'Computers and the networks that we connect to them, they're the nervous system of the 21st century.'
And yet Cory Doctorow argues passionately that right now, the way we legislate the internet isn't serving the creators, or even the consumers.
If you care more about people seeing and using your content than you do about restrictive copyright law, there are alternatives. Cory released several of his own books under Creative Commons licences, and in this inerview he explains why, and why it matters.
He also gives us an insight into his own prolific writing practice, with some practical tips for getting a writing habit established and sustaining it.
This man is a hero of the internet - author, blogger, campaigner, visionary - and this is a powerful analysis of what's wrong with the creative ecosystem and what we can do about it.
What does 'Carpe Diem' mean to you? In his fascinating new book, Roman Krznaric reveals how the meaning of this famous phrase has changed over time, and how it's been pressed into service as a rallying cry for both hard work and hedonism, mindfulness and political activism.
He also talks about crowdfunding - he rejected a traditional publishing deal to publish this book through Unbound - footnotes, developing new ways to share ideas online, and creating a movement rather than just publishing a book.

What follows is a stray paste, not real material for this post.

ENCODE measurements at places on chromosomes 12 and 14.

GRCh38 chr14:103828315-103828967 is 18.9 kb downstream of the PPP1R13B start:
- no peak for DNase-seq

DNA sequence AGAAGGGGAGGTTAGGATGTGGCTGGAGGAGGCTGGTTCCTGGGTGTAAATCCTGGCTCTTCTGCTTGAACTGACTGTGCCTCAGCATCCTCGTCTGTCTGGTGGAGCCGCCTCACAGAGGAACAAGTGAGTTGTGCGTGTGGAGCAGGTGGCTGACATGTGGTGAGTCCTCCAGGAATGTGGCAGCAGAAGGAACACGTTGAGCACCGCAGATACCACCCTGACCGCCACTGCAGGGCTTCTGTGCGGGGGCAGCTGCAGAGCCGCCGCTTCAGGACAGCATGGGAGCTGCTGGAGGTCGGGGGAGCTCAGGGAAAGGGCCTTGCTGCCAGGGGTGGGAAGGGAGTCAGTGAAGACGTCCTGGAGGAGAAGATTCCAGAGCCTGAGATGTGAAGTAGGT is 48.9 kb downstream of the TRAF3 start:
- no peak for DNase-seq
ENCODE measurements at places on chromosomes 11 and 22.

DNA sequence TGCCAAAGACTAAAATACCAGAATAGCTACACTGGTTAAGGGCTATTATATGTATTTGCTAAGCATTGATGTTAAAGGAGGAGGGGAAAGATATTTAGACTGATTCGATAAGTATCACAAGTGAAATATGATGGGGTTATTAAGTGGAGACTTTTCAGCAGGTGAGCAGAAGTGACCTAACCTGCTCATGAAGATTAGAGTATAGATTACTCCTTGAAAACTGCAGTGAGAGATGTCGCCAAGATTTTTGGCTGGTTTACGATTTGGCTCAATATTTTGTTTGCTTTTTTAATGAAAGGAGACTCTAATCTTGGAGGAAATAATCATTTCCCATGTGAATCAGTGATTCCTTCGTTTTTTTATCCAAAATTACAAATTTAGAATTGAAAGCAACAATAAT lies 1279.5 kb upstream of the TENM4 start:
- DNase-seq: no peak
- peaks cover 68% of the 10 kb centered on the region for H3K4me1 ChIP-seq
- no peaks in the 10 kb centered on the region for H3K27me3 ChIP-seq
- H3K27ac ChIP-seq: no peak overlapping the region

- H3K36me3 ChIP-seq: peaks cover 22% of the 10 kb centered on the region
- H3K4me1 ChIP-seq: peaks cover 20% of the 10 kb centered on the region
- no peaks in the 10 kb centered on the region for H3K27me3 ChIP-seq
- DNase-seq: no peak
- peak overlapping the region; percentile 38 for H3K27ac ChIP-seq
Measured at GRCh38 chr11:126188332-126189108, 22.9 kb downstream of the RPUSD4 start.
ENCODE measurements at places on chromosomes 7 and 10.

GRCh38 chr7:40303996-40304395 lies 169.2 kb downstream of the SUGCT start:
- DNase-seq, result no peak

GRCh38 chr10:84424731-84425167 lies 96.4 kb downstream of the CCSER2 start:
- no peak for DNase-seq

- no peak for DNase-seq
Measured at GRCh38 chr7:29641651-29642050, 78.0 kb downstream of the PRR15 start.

'I've always wanted my books to turn into art projects and social movements... My advice is to write your business book about something that you care about, that you're passionate about, that you consider is important. Do it in such a way that anyone can understand it and work with it and make it practical, but don't necessarily try and make it fit too much into being relevant to a particular industry, or for a particular product.'
I defy anyone to listen to this interview and not be inspired.
'I wanted to write a book about how magical people are, as opposed to machines. How enormously efficient we are at understanding things, particularly each other, in a way that no machine will ever come close to doing.'
Through his work with ReD Associates, Christian Madsbjerg helps companies make better decisions by better understanding what is meaningful to their customers. In a world of Big Data and machine intelligence, he argues, it's vital to remember the extraordinary power of human intelligence: the humanities, he argues, are the best starting point for business thinking.
He also offers a refreshing take on writing a book, as something which can and should create controversy, provoke a reaction, and acknowledges just how hard it is:
'I find writing delightful sometimes, but most of the times I just find it quite tough.'
A thought-provoking and insightful discussion that reminded me, at least, of what really matters in life.
Kogan Page is one of the world's leading business book publishers and one of the last big independents. The company has just celebrated its 50th birthday, and in this episode I talk to MD Helen Kogan - daughter of founder Philip - about what it means to be independent, what commissioning editors look for in a proposal, and some hands-on, down-and-dirty tips for writing a business book that sells.
This is a fascinating glimpse into the workings of one of the truly great publishing houses, and to hear from the very top what they look for in the authors and books they take on.